China-Burma-India Edition - December 8, 1945  China-Burma-India Edition - December 8, 1945 CHINA-BURMA-INDIA PIPELINE

   Born in the minds of Allied leaders at Quebec in August of 1943, the fuel pipeline from India to China was made a reality by American soldiers.

   Longest of its type in the world and running through the globe's most rugged terrain, the line is a potential monument to the strength and sweat of the GIs who opened the jungle and put down the pipe. Through the pipeline, fuel flowed rapidly toward fighting fronts in Burma and China during the closing months of the war.

   In the summer of 1945, a short time before VJ Day, the pipeline was reaching its peak capacity. At that time Sgt. John Blay, YANK Staff Correspondent, visited pipeline installations to make these photographs of Army engineers at work.


 Pipeline Fuel for China is off-loaded from tankers at either Budge-Budge, near Calcutta, or Chttagong; both in India's Bengal Province. At Budge-Budge, pump operator Pfc. Michael Beyer of Ashland, Wis., and Pfc. Edward Rich of New York City, the gauge man in the background, work on powerful pumps which will start 100 octane gasoline on its long journey.
 Pipeline Much of the fuel for China is stored along the way in huge tank farms, areas studded with steel reservoirs built to handle petroleum products. Here, a T/4 opens a valve at one of the three pumping stations located in Tinsukia Tank Farm, one of the largest installations of its type along the pipeline.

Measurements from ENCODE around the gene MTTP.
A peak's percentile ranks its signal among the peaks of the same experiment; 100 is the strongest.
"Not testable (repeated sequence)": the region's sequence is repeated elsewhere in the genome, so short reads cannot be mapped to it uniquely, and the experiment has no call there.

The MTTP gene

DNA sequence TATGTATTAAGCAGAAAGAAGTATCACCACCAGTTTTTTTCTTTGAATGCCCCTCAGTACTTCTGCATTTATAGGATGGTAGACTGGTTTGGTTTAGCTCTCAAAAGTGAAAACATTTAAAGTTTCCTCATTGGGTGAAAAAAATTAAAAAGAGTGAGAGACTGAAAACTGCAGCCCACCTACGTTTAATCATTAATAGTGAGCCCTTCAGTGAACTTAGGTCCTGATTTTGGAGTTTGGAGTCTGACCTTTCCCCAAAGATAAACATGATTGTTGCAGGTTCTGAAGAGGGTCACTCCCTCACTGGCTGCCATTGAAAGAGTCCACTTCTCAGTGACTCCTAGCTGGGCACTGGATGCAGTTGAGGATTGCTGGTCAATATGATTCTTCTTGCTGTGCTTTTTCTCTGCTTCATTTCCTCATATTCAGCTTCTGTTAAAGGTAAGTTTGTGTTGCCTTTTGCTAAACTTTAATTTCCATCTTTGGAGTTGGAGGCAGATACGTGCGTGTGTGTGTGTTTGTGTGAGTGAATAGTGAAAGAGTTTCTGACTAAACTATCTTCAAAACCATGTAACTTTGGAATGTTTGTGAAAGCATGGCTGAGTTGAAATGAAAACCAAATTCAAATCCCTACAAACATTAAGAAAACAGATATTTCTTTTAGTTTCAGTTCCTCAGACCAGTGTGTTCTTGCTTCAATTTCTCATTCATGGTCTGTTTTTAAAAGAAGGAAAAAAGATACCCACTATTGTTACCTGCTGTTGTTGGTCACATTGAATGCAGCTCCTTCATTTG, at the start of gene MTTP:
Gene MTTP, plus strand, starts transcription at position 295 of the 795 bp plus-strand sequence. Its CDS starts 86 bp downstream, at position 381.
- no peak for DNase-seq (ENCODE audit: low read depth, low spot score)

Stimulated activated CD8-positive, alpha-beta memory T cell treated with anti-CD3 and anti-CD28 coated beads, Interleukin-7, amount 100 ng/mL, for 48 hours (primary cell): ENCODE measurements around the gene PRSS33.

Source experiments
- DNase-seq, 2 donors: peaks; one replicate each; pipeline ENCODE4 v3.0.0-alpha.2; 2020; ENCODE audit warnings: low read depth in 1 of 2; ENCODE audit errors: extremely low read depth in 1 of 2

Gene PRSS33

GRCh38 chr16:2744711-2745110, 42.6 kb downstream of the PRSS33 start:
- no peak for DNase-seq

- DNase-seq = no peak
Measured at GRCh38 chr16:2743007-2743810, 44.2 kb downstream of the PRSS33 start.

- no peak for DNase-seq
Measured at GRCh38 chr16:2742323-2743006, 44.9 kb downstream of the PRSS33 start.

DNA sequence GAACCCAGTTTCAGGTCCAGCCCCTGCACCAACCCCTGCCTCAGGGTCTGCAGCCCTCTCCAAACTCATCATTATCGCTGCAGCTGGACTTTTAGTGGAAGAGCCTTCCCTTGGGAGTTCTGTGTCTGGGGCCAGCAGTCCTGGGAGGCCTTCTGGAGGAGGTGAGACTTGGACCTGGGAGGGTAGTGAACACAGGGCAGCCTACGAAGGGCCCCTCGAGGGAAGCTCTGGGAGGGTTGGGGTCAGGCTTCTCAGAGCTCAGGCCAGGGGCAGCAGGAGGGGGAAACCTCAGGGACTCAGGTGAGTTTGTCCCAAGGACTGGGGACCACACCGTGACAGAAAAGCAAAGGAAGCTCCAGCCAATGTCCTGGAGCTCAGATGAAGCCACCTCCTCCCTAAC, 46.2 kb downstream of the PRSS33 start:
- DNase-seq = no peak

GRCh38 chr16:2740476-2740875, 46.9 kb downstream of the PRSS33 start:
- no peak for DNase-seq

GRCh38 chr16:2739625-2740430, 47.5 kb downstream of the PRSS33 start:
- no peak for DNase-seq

Pipeline Floods, landslides and the humid climate damage sections of the pipeline every week and construction crews must be on the alert at all times.  When coolies aren't available, a side-boom attachment to a bulldozer enables M/Sgt. Norman C. Maino of Williamstown, Mass., to handle long sections of heavy pipe with ease.
 Pipeline GI advertising in Assam.  "GAS AINT RATIONED - TIRES ARE FREE - MAKE THEM LAST - IF YOU WANT TO SEE - THAT GAL BACK HOME"  Supplied by pipeline, POLs along the Stilwell Road fill the tanks of jeeps and trucks and price is never mentioned although drivers are cautioned against waste.

 Pipeline Chief Dispatcher on the B & A pipeline is T/Sgt. Harold E. Welch of New York City, whose communications enable him to keep in touch with his pumping stations.

 Pipeline T/5 James DiBenedetto of New Rochelle, N.Y., carries out his portion of the planned program of malaria control which has safeguarded the health of pipeline men.